WASHINGTON -- The dominance of Fannie Mae and Freddie Mac in the fixed-rate mortgage market "raises some public policy concerns that this market may not be fully competitive," the Congressional Budget Office said Monday.

The office also said the two government-sponsored enterprises "could be capturing some of the benefits of their GSE status for their shareholders instead of delivering most of those benefits to mortgage borrowers."

The CBO said that during the past five years Fannie Mae, the Federal National Mortgage Association, had a 29% rate of return on equity and that Freddie Mac, the Federal Home Loan Mortgage Corp., had a 23% rate of return on equity.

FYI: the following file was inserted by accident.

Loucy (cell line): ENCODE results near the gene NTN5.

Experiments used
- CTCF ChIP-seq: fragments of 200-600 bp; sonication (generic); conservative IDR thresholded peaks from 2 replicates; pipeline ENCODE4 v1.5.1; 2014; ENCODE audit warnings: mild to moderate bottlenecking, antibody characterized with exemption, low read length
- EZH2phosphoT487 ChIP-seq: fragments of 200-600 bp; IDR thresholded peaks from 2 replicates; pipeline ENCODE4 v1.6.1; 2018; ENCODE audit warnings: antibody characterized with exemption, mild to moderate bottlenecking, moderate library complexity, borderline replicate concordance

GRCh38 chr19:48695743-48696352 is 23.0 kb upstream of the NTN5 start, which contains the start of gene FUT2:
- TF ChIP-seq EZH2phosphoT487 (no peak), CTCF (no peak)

"In the early 1980s, these two GSEs securitized about 20% of all newly originated conventional conforming mortgages for one- to four-family residences; by 1989, they securitized roughly 70% of the market," the CBO said.

Citing a 1992 Federal Reserve study, the CBO report said: "Some empirical evidence suggests that the GSEs may not have priced their services at fully competitive levels in the 1980s. Certainly, the firms have been able to provide high returns to their shareholders."

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